Fred Walking Badger and Aaron Rivers are missing

Fred Walking Badger and Aaron Rivers are missing (1995)

with financial support of the Fonds voor de Scheppende Toonkunst
first performance: March 13-1996, de IJsbreker, Amsterdam
Charles van Tassel – speaking voice
Het Basho Ensemble
conductor: Jurrien Sligter

The monthly Smoke Signals, written by and for Americans of Red Indian descent, reports the mysterious disappearance of Fred Walking Badger and Aaron Rivers, two environmentalists. Their families fear a crime has been committed. In spite of anxious forebodings they don’t stop hoping for their return; just like the North-American Red Indians don’t stop hoping for the return of the past, against their better judgement, helpless. A nostalgia beyond hope.

The speaking voice (male or female) must be a musically trained voice: see the rhythmical difficulties on page 52 of the score.
Preferably the speaker remains invisible for the audience. The voice is amplified and audible through two loudspeakers on either side of the orchestra.

At the end of the piece (page 60 of the score) a slide of the newspaper picture of the press conference hold by the missing men’s families may be shown. The caption must be easily legible.
The picture is printed with these programme notes.


Native American Smoke Signals. July, August 1994, page 7, Sacaton, Arizona

A native man instrumental in establishing a pesticide ban on the Gila River Reservation and a friend were still missing late in July, two months after they mysteriously disappeared. An official
investigation apparently had turned up nothing, but a visit by a holy man from South Dakota offered some hope in locating the men.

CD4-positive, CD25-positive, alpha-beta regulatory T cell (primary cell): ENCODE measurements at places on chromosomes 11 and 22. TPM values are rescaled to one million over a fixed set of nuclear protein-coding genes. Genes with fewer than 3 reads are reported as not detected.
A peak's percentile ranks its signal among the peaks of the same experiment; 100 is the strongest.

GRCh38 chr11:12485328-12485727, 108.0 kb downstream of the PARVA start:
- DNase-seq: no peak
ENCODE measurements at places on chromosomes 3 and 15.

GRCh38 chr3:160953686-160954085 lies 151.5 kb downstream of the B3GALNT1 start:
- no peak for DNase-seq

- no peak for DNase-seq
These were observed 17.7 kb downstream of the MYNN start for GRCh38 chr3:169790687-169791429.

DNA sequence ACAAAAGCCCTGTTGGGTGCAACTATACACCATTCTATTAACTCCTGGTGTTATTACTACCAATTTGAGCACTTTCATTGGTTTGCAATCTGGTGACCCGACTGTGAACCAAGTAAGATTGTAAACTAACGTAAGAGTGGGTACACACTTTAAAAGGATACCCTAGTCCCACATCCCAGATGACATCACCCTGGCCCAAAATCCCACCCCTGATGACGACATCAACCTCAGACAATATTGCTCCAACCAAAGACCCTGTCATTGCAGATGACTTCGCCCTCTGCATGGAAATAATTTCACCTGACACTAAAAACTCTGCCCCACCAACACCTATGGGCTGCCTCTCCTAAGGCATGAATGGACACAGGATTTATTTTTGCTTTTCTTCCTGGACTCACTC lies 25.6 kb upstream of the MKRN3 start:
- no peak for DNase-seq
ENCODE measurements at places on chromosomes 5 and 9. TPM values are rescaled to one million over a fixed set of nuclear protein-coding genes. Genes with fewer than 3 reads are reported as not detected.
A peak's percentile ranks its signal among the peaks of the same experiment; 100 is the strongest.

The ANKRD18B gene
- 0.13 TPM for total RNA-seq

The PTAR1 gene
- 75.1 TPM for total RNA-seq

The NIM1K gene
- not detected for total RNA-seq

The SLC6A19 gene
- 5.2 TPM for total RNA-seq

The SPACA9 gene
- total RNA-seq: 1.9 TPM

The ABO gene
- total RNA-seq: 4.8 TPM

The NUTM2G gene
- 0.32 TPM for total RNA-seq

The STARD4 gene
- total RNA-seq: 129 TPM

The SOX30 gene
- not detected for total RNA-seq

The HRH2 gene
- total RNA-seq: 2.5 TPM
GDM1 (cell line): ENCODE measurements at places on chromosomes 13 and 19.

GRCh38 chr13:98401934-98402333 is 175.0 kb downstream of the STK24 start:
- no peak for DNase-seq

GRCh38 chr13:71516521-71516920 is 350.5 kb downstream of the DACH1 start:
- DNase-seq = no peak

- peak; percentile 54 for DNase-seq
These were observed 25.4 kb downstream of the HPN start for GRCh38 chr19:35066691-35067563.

A press conference statement said: It is extremely unusual for Mr Badger not to contact his wife and family advising them as to his whereabouts.

The family strongly feels that he and Mr Rivers have met with foul play and is extremely concerned as to his well being.

Although investigations had apparently found nothing substantial, a holy man from South Dakota who came to the area in mid-July may have offered some help.

A native man acquainted with him said the unidentified holy man had talked with the spirits of Walking Badger and Rivers and of a Pima elder who had also been missing from his home for a few days.

Later, the elder was found safe.

The holy man also said that he saw the spirits going up stone steps, which could be a cave, in an area with a lot of water.

However, the acquaintance of the holy man said it was unsure whether the spirits of the two missing men were lingering near their bodies.

A search of the area around Walking Badger’s home turned up a suspicious spot of blood on the ground. A Pontiac he was last seen driving was found burned on the reservation within a few days of when the two men disappeared. The investigators either could not link the evidence to their disappearance or did not want to discuss it.

(words taken from the American monthly Smoke Signals – July/August 1994 – written by and for Americans of Red Indian descent)